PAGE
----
Writing Under Fire

Marzorati and Scott

Writing Under Fire

Marzorati and Scott

Writing Under Fire
New books dissected over email.
April 8 1999 1:19 PM

Marzorati and Scott

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Dear Gerry,

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I think you've got to the source of our frustration with this novel: the globalization of pop culture--and pop music in particular--is a topic ideally suited to Rushdie's interests and talents, and he somehow misses it. You're also right about the plain technical difficulties of writing about music in general and rock 'n' roll in particular. I will check out High Fidelity, which is one of the 5,000 books I've meant to read in the past few years but haven't got around to. Out Of Sheer Rage is another, and your description of it the other day bumped it up to the top of the list. I've always had trouble with Lawrence's fiction, though I like his poetry and think Studies in Classic American Literature is still the best book on the subject.

Shortly before I read your message yesterday someone told me that Bono had recorded some Ormus Cama tunes, and it doesn't surprise me. U2 for me is a perfect example of the dangers of pagan (or, in their case, Christian) rock god messianism. They started out as a very loud and pretty good rock 'n' roll band with an interesting political-religious vibe and ended up global ambassadors of self-importance. But enough picking on Rushdie's musical taste. Whatever gets you through the night ...

It's impossible to read this book--or anything Rushdie has published in the past ten years--without being haunted by the conditions in which it was written. It's hard to be critical of a writer who has endured what Rushdie has, which is an altogether unprecedented kind of persecution. Throughout history, of course, writers have been silenced, censored, imprisoned, bought off, and killed by governments, but usually by their own governments, and usually through agents of those governments. The Iranian government, which had no imaginable claim of jurisdiction over Rushdie, basically said that any Muslim who killed him would get lots of money and a ticket to Paradise. And Rushdie, who had been an outspoken champion of the rights of racial and religious minorities in the UK, had to watch crowds of the people whose rights he had defended burn his book and call for his head. He then had to endure lectures from the British government and the Tory press about what an ingrate and a hypocrite he was for seeking protection from a government he had criticized as reactionary and intolerant. Then there were the people on the multiculturalist left (to which Rushdie had, in some measure, always belonged), who decided that, yes, The Satanic Verses was offensive after all, others who said Rushdie didn't do enough to call attention to the plight of other writers who had it much worse than he did, and still others who accused him at various points of giving in to the fatwa (by delaying paperback publication of TSV, by writing a somewhat conciliatory essay called "In Good Faith," etc.).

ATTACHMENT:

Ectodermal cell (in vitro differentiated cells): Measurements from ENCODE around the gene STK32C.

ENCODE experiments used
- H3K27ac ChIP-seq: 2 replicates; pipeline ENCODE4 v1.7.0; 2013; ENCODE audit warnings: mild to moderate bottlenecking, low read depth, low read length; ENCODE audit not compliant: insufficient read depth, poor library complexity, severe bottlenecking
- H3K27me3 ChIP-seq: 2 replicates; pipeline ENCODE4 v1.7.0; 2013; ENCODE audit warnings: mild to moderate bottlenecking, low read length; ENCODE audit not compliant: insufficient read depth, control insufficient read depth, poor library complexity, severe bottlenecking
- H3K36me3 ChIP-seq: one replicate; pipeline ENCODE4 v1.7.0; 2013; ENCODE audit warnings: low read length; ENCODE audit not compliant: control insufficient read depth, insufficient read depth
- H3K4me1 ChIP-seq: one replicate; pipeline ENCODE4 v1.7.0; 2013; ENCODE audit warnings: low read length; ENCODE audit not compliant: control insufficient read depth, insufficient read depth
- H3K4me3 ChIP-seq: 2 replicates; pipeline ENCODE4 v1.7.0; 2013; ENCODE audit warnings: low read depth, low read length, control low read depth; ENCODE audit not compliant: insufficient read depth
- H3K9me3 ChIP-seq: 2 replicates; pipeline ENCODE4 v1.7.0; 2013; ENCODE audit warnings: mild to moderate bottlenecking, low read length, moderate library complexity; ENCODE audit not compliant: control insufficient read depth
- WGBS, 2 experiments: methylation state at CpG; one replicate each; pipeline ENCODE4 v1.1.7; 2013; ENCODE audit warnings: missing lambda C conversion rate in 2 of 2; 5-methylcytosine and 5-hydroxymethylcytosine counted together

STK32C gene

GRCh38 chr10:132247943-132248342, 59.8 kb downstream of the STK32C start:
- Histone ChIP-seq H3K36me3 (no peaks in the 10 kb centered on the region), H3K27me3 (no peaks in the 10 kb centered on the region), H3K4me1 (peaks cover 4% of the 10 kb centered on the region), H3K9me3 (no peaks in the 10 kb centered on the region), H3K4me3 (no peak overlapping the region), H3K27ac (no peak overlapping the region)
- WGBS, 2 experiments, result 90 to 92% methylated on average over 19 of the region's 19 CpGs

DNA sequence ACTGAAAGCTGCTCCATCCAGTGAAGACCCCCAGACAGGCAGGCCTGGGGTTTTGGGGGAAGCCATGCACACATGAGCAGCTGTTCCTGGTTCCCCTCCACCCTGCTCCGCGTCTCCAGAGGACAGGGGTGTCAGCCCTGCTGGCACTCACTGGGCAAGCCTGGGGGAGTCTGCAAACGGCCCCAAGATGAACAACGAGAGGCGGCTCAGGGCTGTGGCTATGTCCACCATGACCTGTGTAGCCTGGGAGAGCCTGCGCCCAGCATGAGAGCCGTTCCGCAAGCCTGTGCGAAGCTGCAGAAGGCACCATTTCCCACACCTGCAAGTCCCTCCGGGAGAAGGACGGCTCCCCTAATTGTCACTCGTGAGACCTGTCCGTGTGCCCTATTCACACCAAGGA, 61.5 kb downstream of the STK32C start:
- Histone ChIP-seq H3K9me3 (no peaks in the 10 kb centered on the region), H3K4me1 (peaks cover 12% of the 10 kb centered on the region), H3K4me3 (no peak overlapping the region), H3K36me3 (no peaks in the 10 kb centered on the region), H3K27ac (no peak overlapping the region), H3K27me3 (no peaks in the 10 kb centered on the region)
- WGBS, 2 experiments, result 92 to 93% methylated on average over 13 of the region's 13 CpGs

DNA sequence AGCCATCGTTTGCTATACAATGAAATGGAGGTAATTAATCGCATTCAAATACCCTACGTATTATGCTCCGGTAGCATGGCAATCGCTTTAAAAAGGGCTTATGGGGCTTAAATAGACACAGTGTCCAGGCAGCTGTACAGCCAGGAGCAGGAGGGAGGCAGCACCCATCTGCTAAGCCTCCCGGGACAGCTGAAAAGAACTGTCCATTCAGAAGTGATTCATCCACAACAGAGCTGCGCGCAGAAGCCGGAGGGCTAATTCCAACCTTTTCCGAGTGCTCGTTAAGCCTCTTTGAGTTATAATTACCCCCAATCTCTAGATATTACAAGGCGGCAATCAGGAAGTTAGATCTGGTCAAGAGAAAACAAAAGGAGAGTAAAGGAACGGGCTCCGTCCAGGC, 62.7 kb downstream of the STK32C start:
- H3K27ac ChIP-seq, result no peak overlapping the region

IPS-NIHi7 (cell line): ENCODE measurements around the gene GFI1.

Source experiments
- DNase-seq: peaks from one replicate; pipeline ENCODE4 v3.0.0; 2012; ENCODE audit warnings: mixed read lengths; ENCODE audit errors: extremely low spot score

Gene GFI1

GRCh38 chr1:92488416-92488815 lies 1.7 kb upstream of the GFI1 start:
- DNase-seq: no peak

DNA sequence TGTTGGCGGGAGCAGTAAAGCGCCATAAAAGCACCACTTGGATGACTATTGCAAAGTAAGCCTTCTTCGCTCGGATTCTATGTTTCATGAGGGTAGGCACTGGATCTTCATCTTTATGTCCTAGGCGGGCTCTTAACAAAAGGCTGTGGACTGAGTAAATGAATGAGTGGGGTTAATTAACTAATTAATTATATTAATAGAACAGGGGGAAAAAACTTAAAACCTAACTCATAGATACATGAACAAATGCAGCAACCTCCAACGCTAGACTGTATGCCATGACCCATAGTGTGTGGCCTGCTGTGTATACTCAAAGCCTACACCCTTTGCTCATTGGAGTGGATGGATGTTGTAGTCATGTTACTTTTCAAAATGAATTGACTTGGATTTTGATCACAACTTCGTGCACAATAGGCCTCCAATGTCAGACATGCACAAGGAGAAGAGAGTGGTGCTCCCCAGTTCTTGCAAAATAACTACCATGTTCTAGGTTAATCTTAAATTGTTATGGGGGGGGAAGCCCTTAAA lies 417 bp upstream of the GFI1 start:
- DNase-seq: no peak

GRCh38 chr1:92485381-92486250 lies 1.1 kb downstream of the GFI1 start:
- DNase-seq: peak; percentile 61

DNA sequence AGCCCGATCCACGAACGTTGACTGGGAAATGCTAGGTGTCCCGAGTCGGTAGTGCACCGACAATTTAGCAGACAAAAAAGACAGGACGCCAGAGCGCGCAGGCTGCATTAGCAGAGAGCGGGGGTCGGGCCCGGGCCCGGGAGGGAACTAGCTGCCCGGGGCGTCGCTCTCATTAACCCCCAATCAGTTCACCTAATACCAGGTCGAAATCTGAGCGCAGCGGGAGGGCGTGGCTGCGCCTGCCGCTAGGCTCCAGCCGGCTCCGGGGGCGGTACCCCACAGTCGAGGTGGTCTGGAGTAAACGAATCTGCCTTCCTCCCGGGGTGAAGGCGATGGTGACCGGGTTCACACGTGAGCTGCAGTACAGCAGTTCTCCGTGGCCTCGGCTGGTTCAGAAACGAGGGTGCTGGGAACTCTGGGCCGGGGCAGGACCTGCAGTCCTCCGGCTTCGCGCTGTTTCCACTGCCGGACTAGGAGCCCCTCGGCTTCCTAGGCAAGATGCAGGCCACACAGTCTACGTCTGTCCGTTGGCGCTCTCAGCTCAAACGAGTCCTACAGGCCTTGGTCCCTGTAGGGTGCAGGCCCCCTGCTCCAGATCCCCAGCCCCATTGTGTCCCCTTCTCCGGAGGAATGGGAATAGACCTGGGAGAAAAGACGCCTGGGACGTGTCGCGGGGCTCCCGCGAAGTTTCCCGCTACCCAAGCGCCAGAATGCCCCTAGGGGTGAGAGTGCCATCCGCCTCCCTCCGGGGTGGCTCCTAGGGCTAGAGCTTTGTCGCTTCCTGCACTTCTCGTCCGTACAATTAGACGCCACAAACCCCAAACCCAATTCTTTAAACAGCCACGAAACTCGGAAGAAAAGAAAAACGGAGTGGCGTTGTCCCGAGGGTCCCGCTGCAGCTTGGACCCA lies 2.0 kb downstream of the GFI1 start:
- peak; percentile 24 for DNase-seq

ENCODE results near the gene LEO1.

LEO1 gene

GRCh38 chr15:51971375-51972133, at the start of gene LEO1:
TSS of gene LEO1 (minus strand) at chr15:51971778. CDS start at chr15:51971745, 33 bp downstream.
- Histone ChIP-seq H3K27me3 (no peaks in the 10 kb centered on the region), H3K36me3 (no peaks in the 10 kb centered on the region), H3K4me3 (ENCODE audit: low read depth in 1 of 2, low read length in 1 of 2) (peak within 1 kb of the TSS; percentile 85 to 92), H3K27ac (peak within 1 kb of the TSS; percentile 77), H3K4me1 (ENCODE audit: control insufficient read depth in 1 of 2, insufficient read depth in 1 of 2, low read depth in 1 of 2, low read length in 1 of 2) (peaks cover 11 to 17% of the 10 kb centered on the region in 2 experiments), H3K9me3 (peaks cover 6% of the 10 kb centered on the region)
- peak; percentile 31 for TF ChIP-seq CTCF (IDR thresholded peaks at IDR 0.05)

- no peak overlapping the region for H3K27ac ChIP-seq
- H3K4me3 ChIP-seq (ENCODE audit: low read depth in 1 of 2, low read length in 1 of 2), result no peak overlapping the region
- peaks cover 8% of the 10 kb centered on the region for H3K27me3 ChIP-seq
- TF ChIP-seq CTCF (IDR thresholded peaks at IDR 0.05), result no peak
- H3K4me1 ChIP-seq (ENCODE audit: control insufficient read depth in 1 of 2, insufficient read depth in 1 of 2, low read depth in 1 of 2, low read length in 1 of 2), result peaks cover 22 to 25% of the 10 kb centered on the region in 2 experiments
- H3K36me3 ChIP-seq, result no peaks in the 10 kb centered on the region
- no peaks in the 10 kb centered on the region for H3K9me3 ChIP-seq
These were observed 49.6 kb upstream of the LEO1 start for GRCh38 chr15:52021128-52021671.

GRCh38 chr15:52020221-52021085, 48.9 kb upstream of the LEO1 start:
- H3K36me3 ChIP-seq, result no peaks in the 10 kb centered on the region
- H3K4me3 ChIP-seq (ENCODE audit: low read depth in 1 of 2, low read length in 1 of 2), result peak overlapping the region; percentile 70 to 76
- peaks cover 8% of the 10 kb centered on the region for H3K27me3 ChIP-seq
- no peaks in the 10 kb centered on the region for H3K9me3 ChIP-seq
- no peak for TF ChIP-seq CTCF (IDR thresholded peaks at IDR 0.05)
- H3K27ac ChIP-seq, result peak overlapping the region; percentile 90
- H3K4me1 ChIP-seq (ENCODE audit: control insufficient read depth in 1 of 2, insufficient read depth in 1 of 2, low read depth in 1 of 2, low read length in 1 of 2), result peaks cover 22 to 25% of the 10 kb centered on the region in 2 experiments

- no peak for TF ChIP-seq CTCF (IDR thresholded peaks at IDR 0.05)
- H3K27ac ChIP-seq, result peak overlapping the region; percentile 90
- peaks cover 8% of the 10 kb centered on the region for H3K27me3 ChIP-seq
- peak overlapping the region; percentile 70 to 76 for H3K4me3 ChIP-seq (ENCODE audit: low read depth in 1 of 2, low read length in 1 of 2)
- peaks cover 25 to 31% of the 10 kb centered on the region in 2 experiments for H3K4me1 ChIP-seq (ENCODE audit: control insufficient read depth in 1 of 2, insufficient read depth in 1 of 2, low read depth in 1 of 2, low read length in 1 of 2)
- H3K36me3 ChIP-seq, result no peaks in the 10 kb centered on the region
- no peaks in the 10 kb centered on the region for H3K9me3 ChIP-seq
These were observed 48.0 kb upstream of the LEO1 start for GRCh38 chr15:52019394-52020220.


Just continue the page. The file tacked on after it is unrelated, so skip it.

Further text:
And that's just the public discourse--what's called the Rushdie Affair. But what I think you were gesturing toward at the end of your message was Rushdie's life--the daily effort of trying to be a productive writer and a functioning human being (father, husband, friend) in such circumstances. It beggars imagination. Not to put you on the spot, but didn't you do a profile of Rushdie a few years back? What was he like? Did he have anything to say about the effects of the fatwa on his writing?

Rereading some of Rushdie's pre-fatwa essays (as collected in Imaginary Homelands, which every Slate reader who cares about literature or politics should buy [click here! Right now!]), I've been struck by what a political writer he was in the 1980s--unapologetically a "man of the left." (Not a phrase you hear much anymore.) And it occurs to me that the fatwa was issued just as the political landscape of the world was beginning to undergo a cataclysmic alteration (that earthquake metaphor again). Both The Ground Beneath Her Feet and The Moor's Last Sigh seem to turn away from politics, almost to flee from it. Since, as you've rightly insisted, Rushdie is a novelist of ideas, I wonder how the circumstances of his own life and the redrawing of the world's ideological map have combined to change the way he thinks about the world. Any thoughts?

Yours,

Tony

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Gerald Marzorati is the editorial director of the New York Times Magazine. A.O. Scott is a senior editor at Lingua Franca. This week they discuss Salman Rushdie's The Ground Beneath Her Feet (click here to buy the book).